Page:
Summer Sunday School– Week Nine–“Joseph and His Brothers”

“Israel loved Joseph best of all his sons, for he was the child of his old age; and he had made him a long ornamented tunic.”

“When his brothers saw that their father loved him best of all his brothers, they hated him so much that they could not say a kind word to him.”

Source: USCCB.org “Genesis” chapter 37:3-4

God Renames People for “Special Missions”

An Excerpt from The Didache Bible, Genesis 35:9-19 Pages 43-44

“God appeared to Jacob again, when he came from Pad’dan-ar’am, and blessed him. And God said, ‘Your name is Jacob; no longer shall your name be called Jacob, but Israel shall be your name.'”

Renaming Examples: “Abram becomes Abraham. Sarai becomes Sarah. Jacob becomes Israel. Simon becomes Peter.”

The Didache Bible

This Week’s Prayer

Prayer
“Thank you, Lord, that you are
always with me no matter what.
In the name of the Father, and of
the son, and of the Holy Spirit.
Amen.”

Source: Catholic Book of Bible Stories Page 27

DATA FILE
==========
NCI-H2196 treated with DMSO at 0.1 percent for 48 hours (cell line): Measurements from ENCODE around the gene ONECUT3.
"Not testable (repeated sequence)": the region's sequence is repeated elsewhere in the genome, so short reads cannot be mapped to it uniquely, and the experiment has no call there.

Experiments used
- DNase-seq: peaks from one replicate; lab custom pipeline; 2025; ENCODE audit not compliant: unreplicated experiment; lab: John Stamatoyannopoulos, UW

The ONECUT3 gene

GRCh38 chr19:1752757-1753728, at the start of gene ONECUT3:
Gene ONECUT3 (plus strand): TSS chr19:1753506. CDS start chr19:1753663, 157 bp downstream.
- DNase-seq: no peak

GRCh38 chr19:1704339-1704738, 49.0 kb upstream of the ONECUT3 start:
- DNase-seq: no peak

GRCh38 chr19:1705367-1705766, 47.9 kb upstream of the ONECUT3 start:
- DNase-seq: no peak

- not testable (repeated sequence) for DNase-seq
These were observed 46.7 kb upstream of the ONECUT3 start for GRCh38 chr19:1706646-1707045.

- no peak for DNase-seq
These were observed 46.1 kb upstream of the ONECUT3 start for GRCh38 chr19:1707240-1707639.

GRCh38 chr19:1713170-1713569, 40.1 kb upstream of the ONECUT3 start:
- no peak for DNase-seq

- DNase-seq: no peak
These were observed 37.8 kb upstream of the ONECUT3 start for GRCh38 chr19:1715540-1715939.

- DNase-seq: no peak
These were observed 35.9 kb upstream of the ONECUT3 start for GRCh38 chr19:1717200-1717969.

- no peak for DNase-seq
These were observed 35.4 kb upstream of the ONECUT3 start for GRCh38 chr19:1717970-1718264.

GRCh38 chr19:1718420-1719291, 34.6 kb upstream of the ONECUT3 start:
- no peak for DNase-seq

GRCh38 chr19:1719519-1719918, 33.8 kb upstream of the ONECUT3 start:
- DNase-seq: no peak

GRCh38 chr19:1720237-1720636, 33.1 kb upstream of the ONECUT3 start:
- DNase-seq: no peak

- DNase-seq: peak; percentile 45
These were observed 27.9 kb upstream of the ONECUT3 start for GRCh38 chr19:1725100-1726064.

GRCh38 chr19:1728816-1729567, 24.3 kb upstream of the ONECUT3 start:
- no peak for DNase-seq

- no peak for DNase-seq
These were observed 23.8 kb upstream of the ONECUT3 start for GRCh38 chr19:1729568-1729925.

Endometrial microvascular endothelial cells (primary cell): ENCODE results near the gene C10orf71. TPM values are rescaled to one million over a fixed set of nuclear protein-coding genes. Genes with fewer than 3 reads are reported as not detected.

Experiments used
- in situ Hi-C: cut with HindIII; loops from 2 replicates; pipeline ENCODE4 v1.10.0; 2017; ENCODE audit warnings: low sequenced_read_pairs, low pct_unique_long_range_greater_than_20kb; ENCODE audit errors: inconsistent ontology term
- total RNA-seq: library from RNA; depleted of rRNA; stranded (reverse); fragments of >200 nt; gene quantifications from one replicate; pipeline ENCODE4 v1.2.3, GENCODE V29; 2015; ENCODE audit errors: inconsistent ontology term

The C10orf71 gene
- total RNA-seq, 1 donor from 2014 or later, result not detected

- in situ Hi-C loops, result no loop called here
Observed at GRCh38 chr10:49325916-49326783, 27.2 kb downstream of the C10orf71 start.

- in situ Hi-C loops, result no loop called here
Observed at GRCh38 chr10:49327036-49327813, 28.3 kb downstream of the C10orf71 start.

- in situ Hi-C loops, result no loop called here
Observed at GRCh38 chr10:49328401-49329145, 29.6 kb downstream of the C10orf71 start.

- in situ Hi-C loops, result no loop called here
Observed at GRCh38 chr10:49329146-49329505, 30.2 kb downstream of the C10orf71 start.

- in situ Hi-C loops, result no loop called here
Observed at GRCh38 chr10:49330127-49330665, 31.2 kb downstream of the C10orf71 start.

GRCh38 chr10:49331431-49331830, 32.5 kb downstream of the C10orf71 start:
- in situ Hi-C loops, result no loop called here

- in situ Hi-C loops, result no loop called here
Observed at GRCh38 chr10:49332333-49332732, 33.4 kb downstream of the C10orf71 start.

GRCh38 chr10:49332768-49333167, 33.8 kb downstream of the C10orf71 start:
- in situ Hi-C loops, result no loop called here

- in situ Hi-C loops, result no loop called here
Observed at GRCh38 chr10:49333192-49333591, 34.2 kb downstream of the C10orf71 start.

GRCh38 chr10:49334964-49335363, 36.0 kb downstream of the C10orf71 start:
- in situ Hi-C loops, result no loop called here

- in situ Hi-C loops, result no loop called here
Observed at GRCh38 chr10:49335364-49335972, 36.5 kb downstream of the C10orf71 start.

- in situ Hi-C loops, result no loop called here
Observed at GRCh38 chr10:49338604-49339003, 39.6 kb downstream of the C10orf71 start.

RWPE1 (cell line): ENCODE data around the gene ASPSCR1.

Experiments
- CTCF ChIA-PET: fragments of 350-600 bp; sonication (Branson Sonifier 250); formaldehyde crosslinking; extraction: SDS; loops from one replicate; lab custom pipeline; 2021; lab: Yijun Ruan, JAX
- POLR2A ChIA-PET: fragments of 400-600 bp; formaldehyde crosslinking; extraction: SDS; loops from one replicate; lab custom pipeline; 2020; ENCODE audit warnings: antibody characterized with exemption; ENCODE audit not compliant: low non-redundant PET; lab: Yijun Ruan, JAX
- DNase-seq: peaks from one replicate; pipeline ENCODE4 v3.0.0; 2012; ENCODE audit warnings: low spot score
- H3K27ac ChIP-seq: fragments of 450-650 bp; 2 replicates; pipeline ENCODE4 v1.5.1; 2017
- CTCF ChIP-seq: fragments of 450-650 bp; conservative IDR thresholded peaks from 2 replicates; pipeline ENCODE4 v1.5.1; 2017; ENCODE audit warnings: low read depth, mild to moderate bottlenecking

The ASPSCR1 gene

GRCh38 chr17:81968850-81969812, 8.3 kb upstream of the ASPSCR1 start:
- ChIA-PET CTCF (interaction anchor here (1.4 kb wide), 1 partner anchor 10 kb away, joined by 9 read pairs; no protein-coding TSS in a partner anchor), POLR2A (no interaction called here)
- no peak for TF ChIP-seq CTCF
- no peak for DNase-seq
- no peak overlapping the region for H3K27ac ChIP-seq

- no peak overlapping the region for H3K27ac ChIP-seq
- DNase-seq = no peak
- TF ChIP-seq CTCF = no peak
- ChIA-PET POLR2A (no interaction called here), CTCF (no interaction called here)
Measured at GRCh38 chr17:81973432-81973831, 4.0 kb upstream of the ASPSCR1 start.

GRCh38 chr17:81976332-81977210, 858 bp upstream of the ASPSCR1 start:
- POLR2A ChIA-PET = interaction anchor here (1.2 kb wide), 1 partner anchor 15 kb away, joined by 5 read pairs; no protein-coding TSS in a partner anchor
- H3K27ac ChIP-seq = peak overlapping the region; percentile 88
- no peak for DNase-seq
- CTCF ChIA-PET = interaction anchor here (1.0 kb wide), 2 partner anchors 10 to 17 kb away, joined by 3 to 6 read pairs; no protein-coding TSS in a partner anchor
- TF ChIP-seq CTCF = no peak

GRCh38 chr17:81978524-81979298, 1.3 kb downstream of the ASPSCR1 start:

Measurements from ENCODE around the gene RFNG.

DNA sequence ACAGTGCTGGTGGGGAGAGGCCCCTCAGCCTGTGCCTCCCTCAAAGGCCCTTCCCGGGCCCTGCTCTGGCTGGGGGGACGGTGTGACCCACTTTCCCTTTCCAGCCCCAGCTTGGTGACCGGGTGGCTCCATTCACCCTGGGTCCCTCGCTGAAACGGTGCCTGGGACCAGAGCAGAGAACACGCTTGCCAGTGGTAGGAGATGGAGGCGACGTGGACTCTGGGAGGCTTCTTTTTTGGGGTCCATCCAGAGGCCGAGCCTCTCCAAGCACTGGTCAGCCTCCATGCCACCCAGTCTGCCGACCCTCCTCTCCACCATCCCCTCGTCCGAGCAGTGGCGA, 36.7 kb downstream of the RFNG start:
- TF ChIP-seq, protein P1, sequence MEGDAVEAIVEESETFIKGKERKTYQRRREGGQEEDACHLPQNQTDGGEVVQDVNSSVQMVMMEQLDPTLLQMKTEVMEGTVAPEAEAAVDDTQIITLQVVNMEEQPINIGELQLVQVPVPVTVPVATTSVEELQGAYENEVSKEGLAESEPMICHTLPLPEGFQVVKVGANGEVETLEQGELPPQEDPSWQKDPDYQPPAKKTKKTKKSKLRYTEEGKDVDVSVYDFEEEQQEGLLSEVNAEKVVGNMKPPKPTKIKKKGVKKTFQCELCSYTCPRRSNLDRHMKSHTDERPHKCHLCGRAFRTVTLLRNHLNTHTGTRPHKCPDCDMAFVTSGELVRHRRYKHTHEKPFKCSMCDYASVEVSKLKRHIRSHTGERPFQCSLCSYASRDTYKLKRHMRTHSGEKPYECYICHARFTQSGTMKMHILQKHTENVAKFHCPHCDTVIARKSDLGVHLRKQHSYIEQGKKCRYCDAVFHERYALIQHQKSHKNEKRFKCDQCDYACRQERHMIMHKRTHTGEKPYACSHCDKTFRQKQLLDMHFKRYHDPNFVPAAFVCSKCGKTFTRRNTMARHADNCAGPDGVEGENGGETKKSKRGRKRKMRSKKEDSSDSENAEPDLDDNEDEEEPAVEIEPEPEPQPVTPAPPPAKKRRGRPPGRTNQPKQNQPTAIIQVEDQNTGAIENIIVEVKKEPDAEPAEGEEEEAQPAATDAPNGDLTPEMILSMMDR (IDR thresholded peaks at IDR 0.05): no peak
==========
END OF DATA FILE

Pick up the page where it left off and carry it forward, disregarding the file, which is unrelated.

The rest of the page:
Catholic Book of Bible Stories

For Parents to Share with Their Children

We Memorize the “Apostles’ Creed” 

This is an ancient profession of faith that states all that we believe as Catholics. It is shorter than the Nicene Creed and less complicated. Children can memorize the Apostles’ Creed easily, by reciting it out loud daily. Soon, they will have it memorized.

Source: LoyolaPress.com

Our Readings

Paper Mosaic of Joseph and His Coat

An Excerpt from the USCCB.org

Source: USCCB.org “Genesis”, chapter 37:1-28

“Joseph Sold into Egypt”

.1 “Jacob settled in the land where his father had sojourned, the land of Canaan.

*This is the story of the family of Jacob.* When Joseph was seventeen years old, he was tending the flocks with his brothers; he was an assistant to the sons of his father’s wives Bilhah and Zilpah, and Joseph brought their father bad reports about them.